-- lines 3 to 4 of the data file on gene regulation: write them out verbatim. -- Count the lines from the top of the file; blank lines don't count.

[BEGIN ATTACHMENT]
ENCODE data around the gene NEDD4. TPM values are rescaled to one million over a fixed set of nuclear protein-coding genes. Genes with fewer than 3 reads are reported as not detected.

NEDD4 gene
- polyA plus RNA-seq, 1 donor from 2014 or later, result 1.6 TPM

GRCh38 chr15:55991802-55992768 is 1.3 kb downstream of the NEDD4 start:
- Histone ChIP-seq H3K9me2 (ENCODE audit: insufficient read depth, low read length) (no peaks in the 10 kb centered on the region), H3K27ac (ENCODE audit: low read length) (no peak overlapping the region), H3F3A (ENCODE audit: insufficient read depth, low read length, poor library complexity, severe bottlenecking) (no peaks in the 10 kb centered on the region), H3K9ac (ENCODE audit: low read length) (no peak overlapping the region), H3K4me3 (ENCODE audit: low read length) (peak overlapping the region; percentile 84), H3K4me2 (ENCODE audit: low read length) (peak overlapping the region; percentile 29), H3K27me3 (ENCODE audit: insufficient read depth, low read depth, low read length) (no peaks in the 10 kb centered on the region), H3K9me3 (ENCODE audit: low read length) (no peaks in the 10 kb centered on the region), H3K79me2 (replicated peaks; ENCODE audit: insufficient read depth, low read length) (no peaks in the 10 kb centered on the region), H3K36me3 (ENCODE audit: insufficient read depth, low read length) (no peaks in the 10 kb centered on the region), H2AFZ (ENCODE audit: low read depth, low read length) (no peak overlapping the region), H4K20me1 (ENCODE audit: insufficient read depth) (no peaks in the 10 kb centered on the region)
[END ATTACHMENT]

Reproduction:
- polyA plus RNA-seq, 1 donor from 2014 or later, result 1.6 TPM

GRCh38 chr15:55991802-55992768 is 1.3 kb downstream of the NEDD4 start: